Missouri governor will seek harsher sentences to fight violent crime

"If we are to make real change, we must get violent crime under control in our communities," Gov. Mike Parson said

By Jonathan Shorman and Jeanne Kuang
The Kansas City Star
JEFFERSON CITY, Mo. — Missouri Gov. Mike Parson wants harsher prison sentences for violent crime, including a reversal of limits he approved less than two years ago, according to an internal governor's office document.

Parson, a Republican, supports increased penalties for individuals previously convicted of dangerous felonies. And he backs expanding the range of possible punishment for unlawful possession of a firearm.

Parson also wants to remove caps on sentences for individuals convicted of armed criminal action, which occurs when a weapon is used to commit a felony. The limits were put into law just two years ago as part of a criminal justice measure he signed.

In this July 7, 2020, file photo, Missouri Gov. Mike Parson speaks in the White House in Washington.
In this July 7, 2020, file photo, Missouri Gov. Mike Parson speaks in the White House in Washington. (AP Photo/Alex Brandon)

The priorities are on a slide prepared for a presentation at a November meeting of Parson's cabinet. The Star obtained the presentation, which provides a high-level overview of the governor's legislative goals, through a records request.

Parson's desire to increase sentences comes as Kansas City and St. Louis have struggled with high numbers of homicides over the past two years. In 2021, 157 people were murdered in Kansas City, the second deadliest year in city history following 2020, when 182 people were killed.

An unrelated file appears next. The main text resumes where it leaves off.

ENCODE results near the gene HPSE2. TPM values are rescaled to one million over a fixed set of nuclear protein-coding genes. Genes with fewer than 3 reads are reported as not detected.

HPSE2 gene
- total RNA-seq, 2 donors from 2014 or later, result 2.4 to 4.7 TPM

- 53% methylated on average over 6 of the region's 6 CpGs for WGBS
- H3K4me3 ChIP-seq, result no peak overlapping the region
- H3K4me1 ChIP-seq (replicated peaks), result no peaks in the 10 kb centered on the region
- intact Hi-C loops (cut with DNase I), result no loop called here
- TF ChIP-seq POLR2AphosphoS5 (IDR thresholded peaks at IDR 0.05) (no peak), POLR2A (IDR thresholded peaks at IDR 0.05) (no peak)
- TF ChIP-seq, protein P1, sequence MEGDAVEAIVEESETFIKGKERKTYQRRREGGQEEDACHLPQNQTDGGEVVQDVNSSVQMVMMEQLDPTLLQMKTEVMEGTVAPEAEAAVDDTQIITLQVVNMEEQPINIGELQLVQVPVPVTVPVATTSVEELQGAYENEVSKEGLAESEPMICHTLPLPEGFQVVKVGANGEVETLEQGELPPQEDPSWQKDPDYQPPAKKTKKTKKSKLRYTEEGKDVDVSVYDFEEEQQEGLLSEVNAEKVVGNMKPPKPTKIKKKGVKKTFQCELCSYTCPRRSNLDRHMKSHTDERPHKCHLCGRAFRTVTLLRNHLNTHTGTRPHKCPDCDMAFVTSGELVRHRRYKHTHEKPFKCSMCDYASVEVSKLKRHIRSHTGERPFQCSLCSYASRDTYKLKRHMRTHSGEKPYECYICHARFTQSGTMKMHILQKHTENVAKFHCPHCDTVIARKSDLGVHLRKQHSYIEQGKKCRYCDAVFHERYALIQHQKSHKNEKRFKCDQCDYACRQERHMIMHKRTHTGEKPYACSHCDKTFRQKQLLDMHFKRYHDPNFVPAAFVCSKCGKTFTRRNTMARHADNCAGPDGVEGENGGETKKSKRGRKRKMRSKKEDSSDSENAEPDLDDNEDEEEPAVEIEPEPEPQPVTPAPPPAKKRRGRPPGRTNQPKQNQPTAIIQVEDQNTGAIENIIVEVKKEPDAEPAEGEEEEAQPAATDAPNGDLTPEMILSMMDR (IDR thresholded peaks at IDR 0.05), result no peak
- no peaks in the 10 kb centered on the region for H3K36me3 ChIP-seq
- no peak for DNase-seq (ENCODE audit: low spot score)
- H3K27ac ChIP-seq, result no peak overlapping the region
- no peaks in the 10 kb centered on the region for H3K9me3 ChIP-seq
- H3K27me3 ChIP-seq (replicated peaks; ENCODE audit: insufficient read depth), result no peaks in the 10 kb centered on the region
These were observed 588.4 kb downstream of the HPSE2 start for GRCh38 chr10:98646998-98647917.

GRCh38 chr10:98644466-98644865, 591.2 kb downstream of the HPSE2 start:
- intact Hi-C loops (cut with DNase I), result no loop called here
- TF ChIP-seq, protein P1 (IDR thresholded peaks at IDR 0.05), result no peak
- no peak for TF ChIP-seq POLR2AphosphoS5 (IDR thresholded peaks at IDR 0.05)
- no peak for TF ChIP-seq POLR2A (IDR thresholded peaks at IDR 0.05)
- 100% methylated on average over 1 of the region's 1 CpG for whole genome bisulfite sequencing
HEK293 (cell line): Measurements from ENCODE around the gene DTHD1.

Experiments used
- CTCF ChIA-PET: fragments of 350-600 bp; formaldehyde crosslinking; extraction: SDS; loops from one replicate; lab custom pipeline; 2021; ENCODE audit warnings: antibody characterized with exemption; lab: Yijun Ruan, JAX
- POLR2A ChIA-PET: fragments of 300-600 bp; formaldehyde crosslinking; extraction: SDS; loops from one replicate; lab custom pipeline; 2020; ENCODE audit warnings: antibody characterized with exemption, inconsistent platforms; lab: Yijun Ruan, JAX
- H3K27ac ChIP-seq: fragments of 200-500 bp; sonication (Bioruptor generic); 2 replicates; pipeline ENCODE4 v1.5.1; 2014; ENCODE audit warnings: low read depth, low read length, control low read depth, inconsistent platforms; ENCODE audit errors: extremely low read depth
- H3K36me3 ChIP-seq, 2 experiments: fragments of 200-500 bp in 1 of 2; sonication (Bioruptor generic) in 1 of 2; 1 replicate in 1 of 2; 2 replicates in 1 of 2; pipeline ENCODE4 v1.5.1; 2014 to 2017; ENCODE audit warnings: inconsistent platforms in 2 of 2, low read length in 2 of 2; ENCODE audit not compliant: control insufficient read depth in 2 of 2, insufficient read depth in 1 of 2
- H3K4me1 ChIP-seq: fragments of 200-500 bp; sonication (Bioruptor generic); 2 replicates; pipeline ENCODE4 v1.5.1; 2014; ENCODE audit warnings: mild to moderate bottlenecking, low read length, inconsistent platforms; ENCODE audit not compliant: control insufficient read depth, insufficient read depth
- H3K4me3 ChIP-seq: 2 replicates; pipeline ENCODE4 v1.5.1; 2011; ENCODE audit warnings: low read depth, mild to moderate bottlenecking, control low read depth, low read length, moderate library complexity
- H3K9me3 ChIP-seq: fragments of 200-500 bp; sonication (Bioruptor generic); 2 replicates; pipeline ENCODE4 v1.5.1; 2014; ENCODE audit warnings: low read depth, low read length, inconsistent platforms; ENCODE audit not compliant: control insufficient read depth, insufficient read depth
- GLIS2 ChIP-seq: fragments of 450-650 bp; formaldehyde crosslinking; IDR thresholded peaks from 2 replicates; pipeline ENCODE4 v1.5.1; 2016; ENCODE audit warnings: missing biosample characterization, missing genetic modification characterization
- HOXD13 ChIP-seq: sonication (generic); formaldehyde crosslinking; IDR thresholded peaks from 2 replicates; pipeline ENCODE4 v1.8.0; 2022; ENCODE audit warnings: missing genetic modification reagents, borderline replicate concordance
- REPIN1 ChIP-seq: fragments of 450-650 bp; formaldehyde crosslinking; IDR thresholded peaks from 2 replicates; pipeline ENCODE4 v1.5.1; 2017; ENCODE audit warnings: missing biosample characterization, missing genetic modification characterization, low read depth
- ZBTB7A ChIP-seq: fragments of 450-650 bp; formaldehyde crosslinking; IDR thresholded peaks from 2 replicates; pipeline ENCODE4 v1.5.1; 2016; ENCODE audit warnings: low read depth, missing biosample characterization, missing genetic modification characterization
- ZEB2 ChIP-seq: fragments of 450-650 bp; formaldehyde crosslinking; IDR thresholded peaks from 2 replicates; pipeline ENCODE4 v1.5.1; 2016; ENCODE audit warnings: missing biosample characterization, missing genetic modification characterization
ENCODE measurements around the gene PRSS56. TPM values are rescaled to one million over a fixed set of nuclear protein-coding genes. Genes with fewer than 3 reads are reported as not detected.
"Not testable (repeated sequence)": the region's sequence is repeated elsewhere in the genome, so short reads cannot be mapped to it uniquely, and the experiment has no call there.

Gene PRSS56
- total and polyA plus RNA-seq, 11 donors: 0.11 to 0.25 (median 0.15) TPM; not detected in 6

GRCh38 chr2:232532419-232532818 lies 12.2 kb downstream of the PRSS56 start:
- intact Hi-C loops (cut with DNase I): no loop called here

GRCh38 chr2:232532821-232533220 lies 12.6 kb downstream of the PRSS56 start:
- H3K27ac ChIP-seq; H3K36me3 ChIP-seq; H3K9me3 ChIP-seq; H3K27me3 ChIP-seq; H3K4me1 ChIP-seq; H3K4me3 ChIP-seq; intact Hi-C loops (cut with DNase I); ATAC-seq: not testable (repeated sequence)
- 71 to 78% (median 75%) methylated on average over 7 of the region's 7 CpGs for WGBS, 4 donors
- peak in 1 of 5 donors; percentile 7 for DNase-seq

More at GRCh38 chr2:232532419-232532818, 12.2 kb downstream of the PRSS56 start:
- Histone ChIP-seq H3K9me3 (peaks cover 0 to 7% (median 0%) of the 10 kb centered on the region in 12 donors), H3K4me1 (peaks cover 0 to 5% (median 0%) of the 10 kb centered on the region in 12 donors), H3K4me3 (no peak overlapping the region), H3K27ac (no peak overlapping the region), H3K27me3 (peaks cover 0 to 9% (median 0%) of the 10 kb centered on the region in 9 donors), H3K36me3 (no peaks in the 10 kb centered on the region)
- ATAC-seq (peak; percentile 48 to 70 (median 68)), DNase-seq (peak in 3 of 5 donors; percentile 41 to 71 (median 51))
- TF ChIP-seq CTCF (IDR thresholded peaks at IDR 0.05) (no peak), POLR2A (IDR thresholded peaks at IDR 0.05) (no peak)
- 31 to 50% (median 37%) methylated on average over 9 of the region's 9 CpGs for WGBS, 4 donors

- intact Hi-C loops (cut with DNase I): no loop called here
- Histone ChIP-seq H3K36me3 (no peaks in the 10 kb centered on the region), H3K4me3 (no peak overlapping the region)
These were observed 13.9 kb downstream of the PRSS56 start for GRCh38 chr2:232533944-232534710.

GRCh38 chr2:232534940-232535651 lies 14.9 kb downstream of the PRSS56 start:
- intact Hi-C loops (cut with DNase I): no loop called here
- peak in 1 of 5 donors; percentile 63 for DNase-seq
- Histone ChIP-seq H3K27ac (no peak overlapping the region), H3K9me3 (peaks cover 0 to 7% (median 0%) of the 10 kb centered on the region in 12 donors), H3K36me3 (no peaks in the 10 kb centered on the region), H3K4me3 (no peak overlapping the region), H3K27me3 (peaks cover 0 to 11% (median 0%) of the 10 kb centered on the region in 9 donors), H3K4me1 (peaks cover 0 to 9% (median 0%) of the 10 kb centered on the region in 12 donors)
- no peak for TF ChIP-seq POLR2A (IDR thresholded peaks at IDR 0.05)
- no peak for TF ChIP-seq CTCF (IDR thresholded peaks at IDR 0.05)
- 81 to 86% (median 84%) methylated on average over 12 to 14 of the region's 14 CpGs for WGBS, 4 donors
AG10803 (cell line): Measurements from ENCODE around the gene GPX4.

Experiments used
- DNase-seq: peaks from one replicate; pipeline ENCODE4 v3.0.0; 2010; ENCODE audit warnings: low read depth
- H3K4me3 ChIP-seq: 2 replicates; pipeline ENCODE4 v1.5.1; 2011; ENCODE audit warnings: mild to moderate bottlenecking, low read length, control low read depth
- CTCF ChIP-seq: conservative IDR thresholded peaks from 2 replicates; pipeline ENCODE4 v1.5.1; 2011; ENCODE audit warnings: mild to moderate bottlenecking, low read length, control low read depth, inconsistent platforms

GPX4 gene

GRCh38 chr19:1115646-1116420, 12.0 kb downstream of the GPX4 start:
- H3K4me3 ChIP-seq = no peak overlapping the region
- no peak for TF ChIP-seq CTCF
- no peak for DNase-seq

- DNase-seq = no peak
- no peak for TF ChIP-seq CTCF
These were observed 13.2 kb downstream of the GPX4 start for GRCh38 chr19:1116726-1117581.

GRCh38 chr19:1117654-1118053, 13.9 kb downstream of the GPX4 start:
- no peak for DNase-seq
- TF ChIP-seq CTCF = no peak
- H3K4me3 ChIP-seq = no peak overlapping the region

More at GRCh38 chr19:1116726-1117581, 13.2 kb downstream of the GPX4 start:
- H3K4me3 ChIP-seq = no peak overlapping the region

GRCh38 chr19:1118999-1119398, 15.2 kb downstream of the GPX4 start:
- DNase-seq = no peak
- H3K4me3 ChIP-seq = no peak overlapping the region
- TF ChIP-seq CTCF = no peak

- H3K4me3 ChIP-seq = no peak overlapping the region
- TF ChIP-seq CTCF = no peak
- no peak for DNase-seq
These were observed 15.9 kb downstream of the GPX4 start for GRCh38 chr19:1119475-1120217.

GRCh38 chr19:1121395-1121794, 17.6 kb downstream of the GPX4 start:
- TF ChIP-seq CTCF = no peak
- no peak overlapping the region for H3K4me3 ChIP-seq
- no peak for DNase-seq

A former sheriff of Polk County, Parson and Republicans nationally staked out "tough on crime" stances in 2020, accusing Democrats of wanting to defund the police. Much of the messaging fell by the wayside after the presidential election, but with midterm elections in 2022, Republicans may again return to crime as a wedge issue.

It's unclear if the sentencing changes represent the entirety of Parson's legislative priorities on crime or whether his plans have shifted since November. The sentencing revisions were the only crime-related items in the presentation, which also included proposals on Missouri's open records law and workforce development.

A Parson spokeswoman didn't respond to requests for comment.